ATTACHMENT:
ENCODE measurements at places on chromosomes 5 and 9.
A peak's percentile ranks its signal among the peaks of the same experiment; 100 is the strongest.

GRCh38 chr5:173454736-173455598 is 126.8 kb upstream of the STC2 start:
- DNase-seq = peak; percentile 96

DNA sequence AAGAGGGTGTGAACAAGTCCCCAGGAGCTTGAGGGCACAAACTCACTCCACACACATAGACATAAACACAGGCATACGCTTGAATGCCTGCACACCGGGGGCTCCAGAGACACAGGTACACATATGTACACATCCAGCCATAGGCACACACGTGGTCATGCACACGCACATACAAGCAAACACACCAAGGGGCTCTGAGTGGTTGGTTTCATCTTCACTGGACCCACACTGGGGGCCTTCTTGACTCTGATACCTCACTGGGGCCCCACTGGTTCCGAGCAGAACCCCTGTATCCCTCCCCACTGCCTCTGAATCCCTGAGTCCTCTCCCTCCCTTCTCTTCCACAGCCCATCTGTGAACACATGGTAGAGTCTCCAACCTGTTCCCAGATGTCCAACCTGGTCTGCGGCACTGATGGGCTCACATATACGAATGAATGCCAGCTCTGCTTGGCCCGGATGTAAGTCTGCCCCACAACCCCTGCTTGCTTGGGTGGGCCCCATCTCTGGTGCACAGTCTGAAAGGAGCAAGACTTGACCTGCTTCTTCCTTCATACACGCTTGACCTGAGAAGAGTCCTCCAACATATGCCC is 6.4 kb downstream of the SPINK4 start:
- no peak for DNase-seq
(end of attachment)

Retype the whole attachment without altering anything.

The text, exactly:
ENCODE measurements at places on chromosomes 5 and 9.
A peak's percentile ranks its signal among the peaks of the same experiment; 100 is the strongest.

GRCh38 chr5:173454736-173455598 is 126.8 kb upstream of the STC2 start:
- DNase-seq = peak; percentile 96

DNA sequence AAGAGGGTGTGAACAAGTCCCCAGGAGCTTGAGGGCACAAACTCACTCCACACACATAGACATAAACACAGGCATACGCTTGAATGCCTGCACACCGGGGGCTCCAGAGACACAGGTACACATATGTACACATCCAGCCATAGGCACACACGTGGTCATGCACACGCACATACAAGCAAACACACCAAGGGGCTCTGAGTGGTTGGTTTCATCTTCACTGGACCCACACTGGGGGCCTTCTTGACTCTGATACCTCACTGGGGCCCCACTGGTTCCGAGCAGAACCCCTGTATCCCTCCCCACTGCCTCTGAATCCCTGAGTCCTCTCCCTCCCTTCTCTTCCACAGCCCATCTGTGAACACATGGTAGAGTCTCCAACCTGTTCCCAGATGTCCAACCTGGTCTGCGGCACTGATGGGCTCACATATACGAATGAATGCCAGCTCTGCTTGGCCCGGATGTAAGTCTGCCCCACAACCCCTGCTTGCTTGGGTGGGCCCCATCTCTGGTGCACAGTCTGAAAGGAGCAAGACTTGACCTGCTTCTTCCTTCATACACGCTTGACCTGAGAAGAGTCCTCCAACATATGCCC is 6.4 kb downstream of the SPINK4 start:
- no peak for DNase-seq